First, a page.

Cost to fix, reopen Sherbrook Pool pegged at $6.2M

The cost to fix and reopen, then maintain, the Sherbrook Pool over the next 20 years has been pegged at $6.2 million by the City of Winnipeg.

Consultations being recommended with public to decide if it's worth it

Cost to fix, reopen Sherbrook Pool pegged at $6.2M

9 years ago
Duration 1:59
Cost to fix and reopen, then maintain, the Sherbrook Pool over the next 20 years has been pegged at $6.2 million by the City of Winnipeg.

The cost to fix and reopen, then maintain, the Sherbrook Pool over the next 20 years is pegged at $6.2 million.

The City of Winnipeg released the figures on Friday, more than six months after the 81-year-old West End pool was shut down following an inspection.

Following that, the city brought in a third-party engineering firm to determine the structural integrity of the facility and the anticipated costs of any needed repairs or remediation.

The assessment involved opening up the columns around the pool to assess their condition.

The cost breakdown is estimated at $2.7 million to repair and reopen the facility and $3.5 million to maintain it during the next 20 years.

The city wants to know if it's worth it.

Administration is recommending "a consultation process be undertaken to determine the recreational needs of the Daniel McIntyre ward, including Sherbrook Pool and other facilities in that area."

A news release from the city notes that expenses for both maintenance and programming at the pool have increased significantly, going from $525,000 in 2002 to $753,000 in 2012.

Pool is needed in area, says councillor

Coun. Harvey Smith, who represents the neighbourhood, said regardless of the cost, the pool is needed in that area.

"You know, they've let this pool run down to where it requires all this work [but] I think the pool still can be saved," he said.

Among the residents and groups hoping the pool will reopen is an organization that had been offering a swimming program for Muslim women since 2009.

Ahlam Jasim of the Canadian Muslim Women's Institute said the pool's central location and lack of windows made it the perfect place for Muslim women who are new to Canada to socialize with each other, learn water safety and practise their English.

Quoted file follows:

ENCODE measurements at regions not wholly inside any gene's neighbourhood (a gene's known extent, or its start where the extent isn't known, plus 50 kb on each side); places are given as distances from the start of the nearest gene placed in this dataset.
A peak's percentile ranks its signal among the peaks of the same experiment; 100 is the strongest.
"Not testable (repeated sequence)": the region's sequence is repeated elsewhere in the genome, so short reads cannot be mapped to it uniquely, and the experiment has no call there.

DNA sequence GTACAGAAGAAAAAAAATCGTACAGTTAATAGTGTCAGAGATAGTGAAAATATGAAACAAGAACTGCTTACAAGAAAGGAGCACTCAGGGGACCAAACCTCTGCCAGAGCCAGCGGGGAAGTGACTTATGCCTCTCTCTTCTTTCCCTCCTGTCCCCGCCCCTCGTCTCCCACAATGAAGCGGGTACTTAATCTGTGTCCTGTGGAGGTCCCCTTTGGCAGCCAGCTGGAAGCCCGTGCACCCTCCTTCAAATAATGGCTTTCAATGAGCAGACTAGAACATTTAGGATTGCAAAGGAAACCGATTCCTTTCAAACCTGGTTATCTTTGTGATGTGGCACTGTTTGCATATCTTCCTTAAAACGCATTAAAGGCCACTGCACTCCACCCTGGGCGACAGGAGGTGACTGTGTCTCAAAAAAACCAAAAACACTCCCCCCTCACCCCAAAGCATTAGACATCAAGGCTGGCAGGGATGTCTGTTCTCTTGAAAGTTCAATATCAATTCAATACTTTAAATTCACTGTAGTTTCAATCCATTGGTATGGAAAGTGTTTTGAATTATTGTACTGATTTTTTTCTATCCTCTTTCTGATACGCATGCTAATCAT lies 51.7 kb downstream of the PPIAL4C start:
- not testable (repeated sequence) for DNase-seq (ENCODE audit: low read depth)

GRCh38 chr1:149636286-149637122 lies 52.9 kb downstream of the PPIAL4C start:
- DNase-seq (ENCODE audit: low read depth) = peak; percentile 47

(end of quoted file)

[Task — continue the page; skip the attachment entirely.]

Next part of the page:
Dozens of women, who cannot swim in the presence of men, lost a special meeting and recreation space when the pool closed, Jasim said.

"It's good … not just for Muslim women, for all women. They want to have their privacy to swim and have fun," she said.

Marianne Cerilli of Friends of the Sherbrook Pool says she was surprised the city report did not give more than one option for the facility's future, but she believes that could work in the group's favour.

"So if the consultations are just, you know, 'Should we do this or not,' I think there's going to be a lot of support to fix the pool," she said.

"To me, [$2.7 million] for another 20 years of a pool in that neighbourhood is a good investment."

Cerilli said the community wants to save the pool, and there are a number of funding options the city could tap into to fix it.

Have outside group run pool, group suggests

The Canadian Taxpayers Federation says it would like to see the city team up with a non-profit organization, like the YMCA, to help run the pool.

"Past reports have noted that the YMCA is actually really good at running those facilities," said Colin Craig, the federation's director in the Prairies.

"They all break even around town, whereas city pools all lose money because the city doesn't really understand how to run these things."

The city's administration is recommending a request for proposals be put out to have an independent third party conduct the community consultations.

The administrative report will be considered by the city's property and development committee on Tuesday.